After a rough start in life, these dogs found safe and loving homes through Ontario dog rescue Save Our Scruff.
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Dominican Republic street dog Elsa was timid when she first arrived in Canada. She couldn't walk on a leash, she was scared to pass through doors or enter elevators and she held her bladder for two days straight. Jasmine Dhugha, Elsa's foster mom, tried removing her leash in a fenced-in park in the hopes that she would feel more comfortable. But Elsa bolted and jumped over the fence. "My heart dropped and I starting running," says Jasmine. "Elsa didn't know her name yet, so she wasn't responding to me." Jasmine thought the pup was gone for good, but after many social media postings and search parties were organized, Elsa was found nearly 24 hours later.
After three months, she was adopted by another family, but because of allergies, the adoption was destined to be temporary. Then, Elsa escaped again. "It was heartbreaking," says Jasmine. "I kept thinking, If I had adopted her, none of this would have happened." That night, a team of volunteers scoured the neighbourhood unsuccessfully. Thankfully, Elsa was sitting on the front porch of her adopter's house by morning. When Jasmine picked her up, Elsa was overjoyed. Jasmine decided right then and there that she would adopt her. They've been together ever since.
A lost cause
"I'm very good at detaching myself," says SOS founder Laura Bye. "But a few dogs have hit me in a vulnerable spot." Surrendered by his Montreal owner, Bingo was unfit for a regular foster home because he was unpredictable and distrustful, so Bye took him in. "He was big and he could control me," she says. Several trainers and other rescue organizations told Bye to euthanize the dog, but she had grown attached to him despite his behavioural issues. A successful campaign through GoFundMe raised enough money to send him to long-term training with Jessica Kelly and Brent Alvey of Complete K9 Care in Peterborough, Ont.
When Jessica and Brent first met Bingo, he trusted them quickly because they were respectful of his space. "I've dealt with stress and anxiety in my life and it's not a comfortable feeling," she says. "Almost all of the dogs that we train are overwhelmed by their surroundings—just existing is stressful." Bingo slowly began to trust his trainers. "With Brent and me, he's not the Bingo that everybody knows. He's just a silly, happy puppy." They continue to work on desensitizing Bingo to stressful situations while giving him plenty of love, exercise and soothing massages. Because the couple already own six dogs, they're looking for an experienced dog lover—someone into dog sports, such as dock diving or fly ball—to adopt this athletic pup.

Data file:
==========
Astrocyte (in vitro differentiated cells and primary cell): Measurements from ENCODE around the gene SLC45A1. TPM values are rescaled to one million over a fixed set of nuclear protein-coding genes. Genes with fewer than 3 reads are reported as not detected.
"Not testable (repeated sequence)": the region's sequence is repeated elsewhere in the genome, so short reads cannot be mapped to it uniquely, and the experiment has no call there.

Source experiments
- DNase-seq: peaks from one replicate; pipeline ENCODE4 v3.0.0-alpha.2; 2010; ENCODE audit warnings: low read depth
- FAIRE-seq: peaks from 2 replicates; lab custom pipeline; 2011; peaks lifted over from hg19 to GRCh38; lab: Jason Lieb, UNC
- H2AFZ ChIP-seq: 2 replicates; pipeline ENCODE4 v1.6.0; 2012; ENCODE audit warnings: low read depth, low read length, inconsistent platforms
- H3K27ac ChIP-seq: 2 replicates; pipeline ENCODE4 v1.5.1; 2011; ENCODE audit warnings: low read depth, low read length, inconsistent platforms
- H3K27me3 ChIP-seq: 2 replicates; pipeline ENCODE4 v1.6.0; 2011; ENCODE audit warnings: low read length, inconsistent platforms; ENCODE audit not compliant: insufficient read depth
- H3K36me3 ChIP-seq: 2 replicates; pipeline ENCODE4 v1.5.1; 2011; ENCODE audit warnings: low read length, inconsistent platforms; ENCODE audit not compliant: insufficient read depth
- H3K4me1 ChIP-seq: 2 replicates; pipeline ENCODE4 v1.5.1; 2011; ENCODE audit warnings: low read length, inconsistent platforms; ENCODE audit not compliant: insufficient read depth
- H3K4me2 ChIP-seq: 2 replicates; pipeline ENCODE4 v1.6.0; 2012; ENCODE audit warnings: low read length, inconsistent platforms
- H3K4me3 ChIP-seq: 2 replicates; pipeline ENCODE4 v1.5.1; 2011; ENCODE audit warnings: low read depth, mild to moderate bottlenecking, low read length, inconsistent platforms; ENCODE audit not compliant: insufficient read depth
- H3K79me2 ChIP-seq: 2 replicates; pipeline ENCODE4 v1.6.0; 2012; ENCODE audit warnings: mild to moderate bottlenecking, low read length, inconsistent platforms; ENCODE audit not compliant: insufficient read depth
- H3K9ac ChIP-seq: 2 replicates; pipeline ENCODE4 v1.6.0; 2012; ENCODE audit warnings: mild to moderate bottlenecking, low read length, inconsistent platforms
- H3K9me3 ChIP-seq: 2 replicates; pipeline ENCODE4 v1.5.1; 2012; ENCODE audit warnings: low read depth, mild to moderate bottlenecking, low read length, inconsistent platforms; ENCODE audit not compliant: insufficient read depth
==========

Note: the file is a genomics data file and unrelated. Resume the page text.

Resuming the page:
Starved for affection
Just say the name "Vincent" and SOS executive director Allison Wills starts to tear up. "He's my soft spot," she says. Earlier this year, a rescue volunteer in the Dominican Republic came across the four-month-old puppy crouching in an open backyard—he was skin and bones. "She sent us pictures and I started crying," says Wills. Because his owner couldn't afford to feed him, Vincent had been eating dirt and rocks, causing damage to his teeth. When Vincent finally came to Canada, Wills fostered him for a few weeks, teaching him not to pick up or chew on pebbles.
Vincent's adopters are Heather Coates and Jon Varley. Heather says meeting him was love at first sight. "His personality matches his goofy face and helicopter ears. And have you seen his nose?" she squeals. (Vincent has a spotted schnoz.) "It sounds cheesy, but it was the beginning of our little family. It's fun to come home to somebody, and you get welcomed with the best love ever."